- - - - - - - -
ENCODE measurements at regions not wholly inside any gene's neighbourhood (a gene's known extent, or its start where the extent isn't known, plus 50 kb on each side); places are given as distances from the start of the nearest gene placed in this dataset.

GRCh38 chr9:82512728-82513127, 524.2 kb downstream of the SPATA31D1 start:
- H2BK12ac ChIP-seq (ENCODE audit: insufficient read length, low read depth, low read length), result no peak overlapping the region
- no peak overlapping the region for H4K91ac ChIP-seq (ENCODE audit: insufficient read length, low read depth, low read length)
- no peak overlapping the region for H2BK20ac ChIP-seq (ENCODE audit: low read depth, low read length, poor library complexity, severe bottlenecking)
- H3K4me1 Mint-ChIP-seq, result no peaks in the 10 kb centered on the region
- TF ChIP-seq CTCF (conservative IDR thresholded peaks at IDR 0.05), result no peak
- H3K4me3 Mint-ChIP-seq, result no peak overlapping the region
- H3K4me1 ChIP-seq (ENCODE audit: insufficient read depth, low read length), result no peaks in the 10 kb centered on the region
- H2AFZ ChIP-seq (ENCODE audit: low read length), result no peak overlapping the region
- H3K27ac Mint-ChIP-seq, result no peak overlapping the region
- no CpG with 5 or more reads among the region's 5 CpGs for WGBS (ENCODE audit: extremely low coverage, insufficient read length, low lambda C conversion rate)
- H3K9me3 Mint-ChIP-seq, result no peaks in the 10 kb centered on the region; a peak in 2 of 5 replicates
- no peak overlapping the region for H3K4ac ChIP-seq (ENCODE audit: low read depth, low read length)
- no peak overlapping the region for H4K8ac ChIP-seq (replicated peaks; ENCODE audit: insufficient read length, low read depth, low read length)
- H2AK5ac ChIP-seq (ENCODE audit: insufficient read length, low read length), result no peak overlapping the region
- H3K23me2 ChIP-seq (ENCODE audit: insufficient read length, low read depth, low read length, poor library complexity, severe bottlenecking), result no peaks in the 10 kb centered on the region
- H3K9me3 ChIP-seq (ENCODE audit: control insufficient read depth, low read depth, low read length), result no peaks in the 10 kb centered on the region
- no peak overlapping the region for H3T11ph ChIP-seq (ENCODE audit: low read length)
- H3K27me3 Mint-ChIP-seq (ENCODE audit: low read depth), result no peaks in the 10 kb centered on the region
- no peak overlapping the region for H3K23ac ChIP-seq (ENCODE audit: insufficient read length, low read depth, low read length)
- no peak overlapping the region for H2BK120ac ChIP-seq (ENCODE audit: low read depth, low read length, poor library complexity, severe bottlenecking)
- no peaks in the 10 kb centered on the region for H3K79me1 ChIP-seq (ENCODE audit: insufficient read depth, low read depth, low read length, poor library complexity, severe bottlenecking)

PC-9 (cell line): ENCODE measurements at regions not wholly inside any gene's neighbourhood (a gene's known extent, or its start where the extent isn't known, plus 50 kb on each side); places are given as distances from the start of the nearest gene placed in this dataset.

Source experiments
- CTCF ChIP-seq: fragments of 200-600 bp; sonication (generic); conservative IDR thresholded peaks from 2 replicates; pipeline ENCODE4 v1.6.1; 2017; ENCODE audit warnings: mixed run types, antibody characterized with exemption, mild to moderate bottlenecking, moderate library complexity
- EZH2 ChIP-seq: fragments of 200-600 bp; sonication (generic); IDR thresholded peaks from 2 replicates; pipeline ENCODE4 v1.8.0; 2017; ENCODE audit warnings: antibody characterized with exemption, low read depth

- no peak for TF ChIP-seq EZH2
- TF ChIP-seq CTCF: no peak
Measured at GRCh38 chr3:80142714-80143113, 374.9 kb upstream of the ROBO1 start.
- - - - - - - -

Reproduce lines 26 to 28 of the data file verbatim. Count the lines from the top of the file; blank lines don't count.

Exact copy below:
- CTCF ChIP-seq: fragments of 200-600 bp; sonication (generic); conservative IDR thresholded peaks from 2 replicates; pipeline ENCODE4 v1.6.1; 2017; ENCODE audit warnings: mixed run types, antibody characterized with exemption, mild to moderate bottlenecking, moderate library complexity
- EZH2 ChIP-seq: fragments of 200-600 bp; sonication (generic); IDR thresholded peaks from 2 replicates; pipeline ENCODE4 v1.8.0; 2017; ENCODE audit warnings: antibody characterized with exemption, low read depth

- no peak for TF ChIP-seq EZH2